I like abstract patterns and after recently rediscovering Tash Kalar this warrants its own special category on this page. I don’t have a lot of these because if they get too abstract I will rarely play (see Yinsh, sadly)

Drafting Cards

Drafting games often feature some kind of tableau building so many of these are closely related to the previous category.

Deck, Bag, Pool Building

Games in which you accumlate new cards or tokens or dice to build an engine, duel your opponent, cooperatively crush a boss, create words or fulfill contracts. My favorite kind of deck building strategy is deck destruction. So games with mechanisms by which you can get rid of unwanted cards again are always interesting to me. We do not have a copy of the classic Dominion but I have played it quite a bit online for a while.

Deckbuilding on a map

I now need a separate category for deck building games with maps. Very few of my deck builders do not feature one interestingly. Dune Imperium is on pre-order. If it wasn’t obvious from the cover: the weirdest of these is definitely Faiyum. Concordia features a network building element. El Dorado and Cubitos are also race games while Rocketmen is a space race.

The Anti-SFF League of Midweight Euro Games

This is the category for games that should be easy to bring to the (our) table. They usually feature a mix of Euro mechanisms and are not overly complex or last all night. I am not sure Merv belongs in here as it has several mini-games or tracks arranged around its central mechanism but this group is also put together with a certain set of players in mind and that’s why Merv is here. When I noticed the absence of any and all SFF themes in this group, I knew the name for this category.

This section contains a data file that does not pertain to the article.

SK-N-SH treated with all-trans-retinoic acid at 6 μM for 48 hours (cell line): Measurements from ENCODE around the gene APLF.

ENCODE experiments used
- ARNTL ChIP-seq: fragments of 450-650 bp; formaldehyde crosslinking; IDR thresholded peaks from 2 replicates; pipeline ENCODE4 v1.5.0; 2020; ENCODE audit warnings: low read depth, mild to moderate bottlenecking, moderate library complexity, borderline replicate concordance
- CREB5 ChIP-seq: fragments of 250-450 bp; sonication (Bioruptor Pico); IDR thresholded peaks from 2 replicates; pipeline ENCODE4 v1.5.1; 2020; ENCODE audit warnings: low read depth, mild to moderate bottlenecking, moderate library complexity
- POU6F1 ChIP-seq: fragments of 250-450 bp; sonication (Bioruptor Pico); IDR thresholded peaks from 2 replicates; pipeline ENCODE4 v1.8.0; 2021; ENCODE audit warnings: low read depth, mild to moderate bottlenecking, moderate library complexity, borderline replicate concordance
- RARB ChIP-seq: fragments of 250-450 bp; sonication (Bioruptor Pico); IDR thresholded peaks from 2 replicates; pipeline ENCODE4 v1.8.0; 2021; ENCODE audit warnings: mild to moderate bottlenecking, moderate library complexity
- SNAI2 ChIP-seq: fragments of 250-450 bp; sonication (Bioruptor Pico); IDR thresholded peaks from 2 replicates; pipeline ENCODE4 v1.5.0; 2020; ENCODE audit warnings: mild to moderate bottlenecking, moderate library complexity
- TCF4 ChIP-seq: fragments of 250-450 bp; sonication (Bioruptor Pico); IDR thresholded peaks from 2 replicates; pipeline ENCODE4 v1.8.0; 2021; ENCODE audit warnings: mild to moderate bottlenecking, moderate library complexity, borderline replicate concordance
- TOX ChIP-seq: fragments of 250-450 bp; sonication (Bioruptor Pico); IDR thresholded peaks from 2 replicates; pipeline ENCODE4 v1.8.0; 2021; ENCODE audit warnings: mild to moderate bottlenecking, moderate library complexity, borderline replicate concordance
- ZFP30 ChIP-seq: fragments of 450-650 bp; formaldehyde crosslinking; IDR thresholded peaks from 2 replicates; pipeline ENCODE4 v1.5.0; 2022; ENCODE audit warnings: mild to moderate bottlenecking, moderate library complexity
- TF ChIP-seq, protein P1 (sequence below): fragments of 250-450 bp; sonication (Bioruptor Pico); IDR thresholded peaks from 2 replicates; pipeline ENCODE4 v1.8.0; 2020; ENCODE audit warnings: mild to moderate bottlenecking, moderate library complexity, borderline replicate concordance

Games that feature exploring a map or a dungeon or even space. A lot of the big and famous Space games would fit right in here. Except I don’t own any of them (I mean Twilight Imperium, Eclipse, Xia & Firefly). This is a category we are actively looking to expand. But these are often huge, heavy and expensive games so each addition has to be weighed (pun absolutely intended) carefully.

Worker Placement

By the number of games I own that feature this as their defining mechanism I must like worker placement more than I thought I did, especially when counting the Rosenberg sub-category.

Uwe Rosenberg Worker Placement

I own so many of these games from the same designer he gets his own subcategory. The most accessible of these is Nusfjord and the most complex is A Feast for Odin. Note that Uwe’s worker placement games always have great solo modes.

Networks and Routes to everywhere

Games that let you travel across the board through the network you built yourself. Another prime example would be Ticket to Ride but we don’t own any of the myriad versions of this game–except the app which is a lot of fun.

Hoarding… collecting of sets

In many games, often nature themed for some reason, you want to find sets of stuff. Sometimes a bunch of the same (that’s hoarding) sometimes a lot of different items (that’s curating). I am curating my collection of games.

More than just cards

The major gameplay of these revolves around cards and yet they aren’t “just card games” but wouldn’t fit into my other categories easily. Some of these I just haven’t played enough (or in the case of Vendetta at all) to easily figure out where they belong. Nevertheless these are too fascinating not to mention on this page.

Deduction Games

Games that feature deduction puzzles of some sort or other. Some are app assisted. This group has a bunch of sub-genres that have distinct elements that set them apart from the “pure” deduction games.